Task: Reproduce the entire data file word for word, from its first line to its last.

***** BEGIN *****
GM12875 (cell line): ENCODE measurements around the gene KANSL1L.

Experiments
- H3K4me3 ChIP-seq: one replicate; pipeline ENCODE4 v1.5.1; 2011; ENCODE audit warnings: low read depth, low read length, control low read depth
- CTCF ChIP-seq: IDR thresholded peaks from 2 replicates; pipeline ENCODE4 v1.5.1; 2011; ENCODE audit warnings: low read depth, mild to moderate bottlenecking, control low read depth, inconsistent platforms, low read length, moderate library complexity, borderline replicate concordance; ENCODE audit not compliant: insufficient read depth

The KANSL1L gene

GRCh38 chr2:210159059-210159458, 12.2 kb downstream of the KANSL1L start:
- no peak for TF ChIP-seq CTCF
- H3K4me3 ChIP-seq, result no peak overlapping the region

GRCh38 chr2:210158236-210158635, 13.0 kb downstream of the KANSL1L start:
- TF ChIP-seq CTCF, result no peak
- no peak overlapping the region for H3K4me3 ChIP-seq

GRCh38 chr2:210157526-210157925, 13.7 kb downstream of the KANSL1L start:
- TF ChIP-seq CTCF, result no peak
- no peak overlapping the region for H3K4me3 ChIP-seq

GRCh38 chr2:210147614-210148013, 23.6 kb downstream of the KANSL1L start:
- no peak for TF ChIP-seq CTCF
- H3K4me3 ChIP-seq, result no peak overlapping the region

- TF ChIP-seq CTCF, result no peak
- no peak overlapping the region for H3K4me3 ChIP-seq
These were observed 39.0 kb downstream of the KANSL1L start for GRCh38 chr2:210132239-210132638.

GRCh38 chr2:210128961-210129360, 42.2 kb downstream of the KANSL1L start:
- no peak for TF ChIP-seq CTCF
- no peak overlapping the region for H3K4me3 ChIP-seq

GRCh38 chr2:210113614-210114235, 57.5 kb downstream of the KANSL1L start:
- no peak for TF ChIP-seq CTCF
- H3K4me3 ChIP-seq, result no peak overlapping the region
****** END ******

GM12875 (cell line): ENCODE measurements around the gene KANSL1L.

Experiments
- H3K4me3 ChIP-seq: one replicate; pipeline ENCODE4 v1.5.1; 2011; ENCODE audit warnings: low read depth, low read length, control low read depth
- CTCF ChIP-seq: IDR thresholded peaks from 2 replicates; pipeline ENCODE4 v1.5.1; 2011; ENCODE audit warnings: low read depth, mild to moderate bottlenecking, control low read depth, inconsistent platforms, low read length, moderate library complexity, borderline replicate concordance; ENCODE audit not compliant: insufficient read depth

The KANSL1L gene

GRCh38 chr2:210159059-210159458, 12.2 kb downstream of the KANSL1L start:
- no peak for TF ChIP-seq CTCF
- H3K4me3 ChIP-seq, result no peak overlapping the region

GRCh38 chr2:210158236-210158635, 13.0 kb downstream of the KANSL1L start:
- TF ChIP-seq CTCF, result no peak
- no peak overlapping the region for H3K4me3 ChIP-seq

GRCh38 chr2:210157526-210157925, 13.7 kb downstream of the KANSL1L start:
- TF ChIP-seq CTCF, result no peak
- no peak overlapping the region for H3K4me3 ChIP-seq

GRCh38 chr2:210147614-210148013, 23.6 kb downstream of the KANSL1L start:
- no peak for TF ChIP-seq CTCF
- H3K4me3 ChIP-seq, result no peak overlapping the region

- TF ChIP-seq CTCF, result no peak
- no peak overlapping the region for H3K4me3 ChIP-seq
These were observed 39.0 kb downstream of the KANSL1L start for GRCh38 chr2:210132239-210132638.

GRCh38 chr2:210128961-210129360, 42.2 kb downstream of the KANSL1L start:
- no peak for TF ChIP-seq CTCF
- no peak overlapping the region for H3K4me3 ChIP-seq

GRCh38 chr2:210113614-210114235, 57.5 kb downstream of the KANSL1L start:
- no peak for TF ChIP-seq CTCF
- H3K4me3 ChIP-seq, result no peak overlapping the region